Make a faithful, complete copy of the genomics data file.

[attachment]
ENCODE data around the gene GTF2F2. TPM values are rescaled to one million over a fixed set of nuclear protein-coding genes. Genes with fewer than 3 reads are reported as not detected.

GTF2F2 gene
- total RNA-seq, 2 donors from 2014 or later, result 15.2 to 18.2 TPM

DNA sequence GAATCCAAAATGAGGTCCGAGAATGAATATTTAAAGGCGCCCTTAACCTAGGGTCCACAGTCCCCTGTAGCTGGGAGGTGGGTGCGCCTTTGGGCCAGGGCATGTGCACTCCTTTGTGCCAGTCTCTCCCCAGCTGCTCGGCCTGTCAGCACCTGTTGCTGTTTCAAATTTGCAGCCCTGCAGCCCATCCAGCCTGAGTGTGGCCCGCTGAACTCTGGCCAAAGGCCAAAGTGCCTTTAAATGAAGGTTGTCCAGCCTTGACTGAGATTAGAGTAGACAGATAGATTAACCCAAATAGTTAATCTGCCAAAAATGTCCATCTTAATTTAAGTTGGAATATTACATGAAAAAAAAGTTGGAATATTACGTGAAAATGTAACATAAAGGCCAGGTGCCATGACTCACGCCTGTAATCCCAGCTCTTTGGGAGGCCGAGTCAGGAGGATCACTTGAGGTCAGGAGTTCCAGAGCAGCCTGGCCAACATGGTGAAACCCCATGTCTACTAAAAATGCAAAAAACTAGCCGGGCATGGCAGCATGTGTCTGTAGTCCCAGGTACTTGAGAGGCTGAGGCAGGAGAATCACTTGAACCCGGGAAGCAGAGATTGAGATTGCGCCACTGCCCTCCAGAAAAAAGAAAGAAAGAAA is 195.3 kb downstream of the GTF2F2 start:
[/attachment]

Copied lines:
ENCODE data around the gene GTF2F2. TPM values are rescaled to one million over a fixed set of nuclear protein-coding genes. Genes with fewer than 3 reads are reported as not detected.

GTF2F2 gene
- total RNA-seq, 2 donors from 2014 or later, result 15.2 to 18.2 TPM

DNA sequence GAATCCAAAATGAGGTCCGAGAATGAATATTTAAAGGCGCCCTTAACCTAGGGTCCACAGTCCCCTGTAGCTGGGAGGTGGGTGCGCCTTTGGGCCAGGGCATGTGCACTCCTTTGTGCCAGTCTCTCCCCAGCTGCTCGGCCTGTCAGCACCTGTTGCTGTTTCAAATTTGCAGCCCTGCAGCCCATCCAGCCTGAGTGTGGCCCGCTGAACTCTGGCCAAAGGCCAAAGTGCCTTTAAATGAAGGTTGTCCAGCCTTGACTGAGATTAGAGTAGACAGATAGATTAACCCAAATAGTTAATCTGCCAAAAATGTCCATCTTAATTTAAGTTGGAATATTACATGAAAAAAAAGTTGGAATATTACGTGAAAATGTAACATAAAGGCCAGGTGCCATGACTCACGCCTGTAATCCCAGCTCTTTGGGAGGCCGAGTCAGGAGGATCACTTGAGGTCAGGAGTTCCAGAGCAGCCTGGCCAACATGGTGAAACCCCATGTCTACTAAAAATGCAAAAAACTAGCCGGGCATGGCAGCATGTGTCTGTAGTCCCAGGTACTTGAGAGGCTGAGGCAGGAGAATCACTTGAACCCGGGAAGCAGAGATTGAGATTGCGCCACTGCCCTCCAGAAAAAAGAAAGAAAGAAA is 195.3 kb downstream of the GTF2F2 start: